Named for Dora the Explorer, she was the curious, sociable one who would sit next to you or peer through the window from the back of an outdoor chair.
She is the only chook I have ever taken to the vet. In November I saw she had observable symptoms of ill-health which an internet search seemed to show could be cured with antibiotics. I found a local vet who was knowledgeable about poultry. Dora was given an injection and antibiotic pills – which she would eat ground up in lasagne!
Recently, however, her symptoms returned and then she became lethargic and uncoordinated, but was still eating and drinking. Her comb became pale and floppy. I had no idea how old this rescued chicken was, but she had long since stopped laying eggs. These brown shavers are bred to lay eggs constantly and die an early death, worn out by the effort.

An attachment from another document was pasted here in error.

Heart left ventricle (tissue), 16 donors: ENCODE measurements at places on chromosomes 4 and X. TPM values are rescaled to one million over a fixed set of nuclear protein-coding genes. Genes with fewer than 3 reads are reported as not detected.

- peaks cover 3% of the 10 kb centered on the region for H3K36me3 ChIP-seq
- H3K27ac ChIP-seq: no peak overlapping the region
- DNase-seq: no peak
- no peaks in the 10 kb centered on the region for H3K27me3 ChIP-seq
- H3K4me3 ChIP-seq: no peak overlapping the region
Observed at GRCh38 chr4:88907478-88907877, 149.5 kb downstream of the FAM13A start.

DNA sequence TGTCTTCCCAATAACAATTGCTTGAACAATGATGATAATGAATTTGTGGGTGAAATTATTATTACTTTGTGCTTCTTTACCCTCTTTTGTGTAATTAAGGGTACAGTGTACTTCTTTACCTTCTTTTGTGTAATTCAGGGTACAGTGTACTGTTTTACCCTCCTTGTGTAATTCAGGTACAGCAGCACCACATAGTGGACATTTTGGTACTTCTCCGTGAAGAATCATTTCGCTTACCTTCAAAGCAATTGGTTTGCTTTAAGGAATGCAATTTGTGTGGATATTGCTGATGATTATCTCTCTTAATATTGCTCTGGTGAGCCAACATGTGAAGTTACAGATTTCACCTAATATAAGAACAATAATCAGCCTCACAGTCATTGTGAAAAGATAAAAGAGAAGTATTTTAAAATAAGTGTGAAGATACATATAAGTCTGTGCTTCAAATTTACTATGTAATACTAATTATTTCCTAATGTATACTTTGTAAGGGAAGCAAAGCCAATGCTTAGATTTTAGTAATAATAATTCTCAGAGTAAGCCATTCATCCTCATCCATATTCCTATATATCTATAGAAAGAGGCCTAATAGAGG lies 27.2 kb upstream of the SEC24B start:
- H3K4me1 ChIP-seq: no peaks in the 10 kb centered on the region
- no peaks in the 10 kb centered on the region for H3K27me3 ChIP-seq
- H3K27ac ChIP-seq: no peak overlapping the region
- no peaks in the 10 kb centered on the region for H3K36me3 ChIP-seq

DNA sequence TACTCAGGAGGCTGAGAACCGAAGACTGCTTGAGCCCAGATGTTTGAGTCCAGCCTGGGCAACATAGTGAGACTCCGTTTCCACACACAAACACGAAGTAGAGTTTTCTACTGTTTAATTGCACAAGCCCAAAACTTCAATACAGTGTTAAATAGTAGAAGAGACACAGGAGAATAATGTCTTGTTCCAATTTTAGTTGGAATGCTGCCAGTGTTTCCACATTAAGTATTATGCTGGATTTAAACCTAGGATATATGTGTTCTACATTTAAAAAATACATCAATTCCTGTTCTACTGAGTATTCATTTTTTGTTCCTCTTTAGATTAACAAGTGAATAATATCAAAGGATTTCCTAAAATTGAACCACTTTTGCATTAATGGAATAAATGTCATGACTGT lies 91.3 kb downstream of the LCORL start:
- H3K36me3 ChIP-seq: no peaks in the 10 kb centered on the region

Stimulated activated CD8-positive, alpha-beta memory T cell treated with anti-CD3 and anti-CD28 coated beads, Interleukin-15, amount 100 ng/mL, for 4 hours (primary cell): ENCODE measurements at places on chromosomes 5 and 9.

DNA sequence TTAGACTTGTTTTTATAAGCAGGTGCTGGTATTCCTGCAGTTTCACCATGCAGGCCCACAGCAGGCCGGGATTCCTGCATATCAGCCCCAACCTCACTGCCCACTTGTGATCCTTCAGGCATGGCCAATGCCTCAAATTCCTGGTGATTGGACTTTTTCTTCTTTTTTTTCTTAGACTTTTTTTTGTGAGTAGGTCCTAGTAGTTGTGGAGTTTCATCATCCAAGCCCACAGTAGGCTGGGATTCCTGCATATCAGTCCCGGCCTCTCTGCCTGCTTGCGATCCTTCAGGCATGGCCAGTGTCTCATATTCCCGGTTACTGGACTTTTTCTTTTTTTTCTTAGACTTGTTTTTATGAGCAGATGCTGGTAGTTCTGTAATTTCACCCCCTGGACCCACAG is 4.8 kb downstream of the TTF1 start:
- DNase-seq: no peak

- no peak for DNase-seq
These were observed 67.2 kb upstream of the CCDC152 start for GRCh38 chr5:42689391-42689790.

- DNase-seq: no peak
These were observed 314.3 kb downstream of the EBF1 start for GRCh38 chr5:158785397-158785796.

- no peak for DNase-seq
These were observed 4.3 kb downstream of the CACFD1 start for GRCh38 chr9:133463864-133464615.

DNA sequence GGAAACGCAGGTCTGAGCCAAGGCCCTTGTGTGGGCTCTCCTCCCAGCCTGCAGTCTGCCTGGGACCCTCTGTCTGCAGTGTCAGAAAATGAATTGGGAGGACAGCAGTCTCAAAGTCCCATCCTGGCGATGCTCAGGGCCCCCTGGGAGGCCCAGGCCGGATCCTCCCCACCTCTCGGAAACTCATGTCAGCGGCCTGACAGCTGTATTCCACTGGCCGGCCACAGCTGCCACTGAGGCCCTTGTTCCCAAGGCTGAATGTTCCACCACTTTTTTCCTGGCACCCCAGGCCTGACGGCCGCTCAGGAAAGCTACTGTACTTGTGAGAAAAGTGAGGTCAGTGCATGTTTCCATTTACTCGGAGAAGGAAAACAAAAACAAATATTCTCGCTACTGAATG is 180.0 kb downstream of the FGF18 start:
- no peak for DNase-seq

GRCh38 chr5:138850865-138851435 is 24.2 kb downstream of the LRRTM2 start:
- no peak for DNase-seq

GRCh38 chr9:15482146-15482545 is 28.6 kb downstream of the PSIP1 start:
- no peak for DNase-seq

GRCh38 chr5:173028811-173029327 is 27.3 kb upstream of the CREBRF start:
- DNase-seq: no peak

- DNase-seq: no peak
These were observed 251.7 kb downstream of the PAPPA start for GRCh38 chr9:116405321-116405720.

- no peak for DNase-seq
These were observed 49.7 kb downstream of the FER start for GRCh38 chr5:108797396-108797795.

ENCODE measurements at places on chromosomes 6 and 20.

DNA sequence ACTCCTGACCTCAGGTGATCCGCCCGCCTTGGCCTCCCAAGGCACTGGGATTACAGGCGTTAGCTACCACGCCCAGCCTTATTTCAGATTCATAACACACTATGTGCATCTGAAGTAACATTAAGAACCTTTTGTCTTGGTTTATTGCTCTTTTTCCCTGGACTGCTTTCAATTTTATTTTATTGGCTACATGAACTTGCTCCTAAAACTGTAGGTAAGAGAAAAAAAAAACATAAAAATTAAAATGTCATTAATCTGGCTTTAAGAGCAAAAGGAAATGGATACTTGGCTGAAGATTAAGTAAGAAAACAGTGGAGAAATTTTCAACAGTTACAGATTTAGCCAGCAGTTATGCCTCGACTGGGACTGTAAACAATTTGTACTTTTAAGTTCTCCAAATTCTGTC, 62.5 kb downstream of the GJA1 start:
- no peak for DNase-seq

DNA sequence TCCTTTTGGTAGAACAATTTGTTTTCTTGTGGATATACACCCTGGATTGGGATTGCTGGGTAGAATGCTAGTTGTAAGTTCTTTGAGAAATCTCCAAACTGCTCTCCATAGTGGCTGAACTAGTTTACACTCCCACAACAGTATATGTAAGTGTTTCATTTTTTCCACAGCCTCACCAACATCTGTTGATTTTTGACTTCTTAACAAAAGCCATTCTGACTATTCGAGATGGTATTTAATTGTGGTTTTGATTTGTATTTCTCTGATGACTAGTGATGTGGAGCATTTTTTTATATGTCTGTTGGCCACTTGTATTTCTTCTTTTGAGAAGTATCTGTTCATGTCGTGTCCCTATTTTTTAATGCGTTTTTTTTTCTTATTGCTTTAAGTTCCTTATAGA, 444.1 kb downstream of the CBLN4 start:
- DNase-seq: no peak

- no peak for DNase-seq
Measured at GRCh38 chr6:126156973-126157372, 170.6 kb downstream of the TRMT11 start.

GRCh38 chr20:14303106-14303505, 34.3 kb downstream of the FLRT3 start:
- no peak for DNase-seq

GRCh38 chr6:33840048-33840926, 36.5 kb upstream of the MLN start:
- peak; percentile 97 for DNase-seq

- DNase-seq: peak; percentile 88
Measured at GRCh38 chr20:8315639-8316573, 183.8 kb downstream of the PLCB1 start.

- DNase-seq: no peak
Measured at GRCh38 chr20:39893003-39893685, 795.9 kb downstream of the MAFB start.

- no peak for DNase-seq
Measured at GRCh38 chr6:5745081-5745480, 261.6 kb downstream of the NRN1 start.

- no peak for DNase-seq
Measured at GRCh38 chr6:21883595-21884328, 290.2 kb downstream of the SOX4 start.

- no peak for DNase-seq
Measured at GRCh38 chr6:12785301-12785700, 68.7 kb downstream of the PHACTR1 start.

I bathed her rear end on Monday, when I feared she might get fly-strike due to some scouring. Then I settled her in a “chicken hospital” for a couple of days (carrying her to her house each night) after powdering her feathers with diatomaceous earth powder to keep insects away.
Yesterday was cooler, and I left her in her house. By the end of the day she had passed away.
Now she rests next to Betty (the first Betty, not the current one). They each have their own rock.
I wondered if Popcorn would miss her mate, but she seems unconcerned, still bossing the others around – although Betty No 2 gives her a run for her money. Animals are far more accepting of life’s inevitabilities than we are.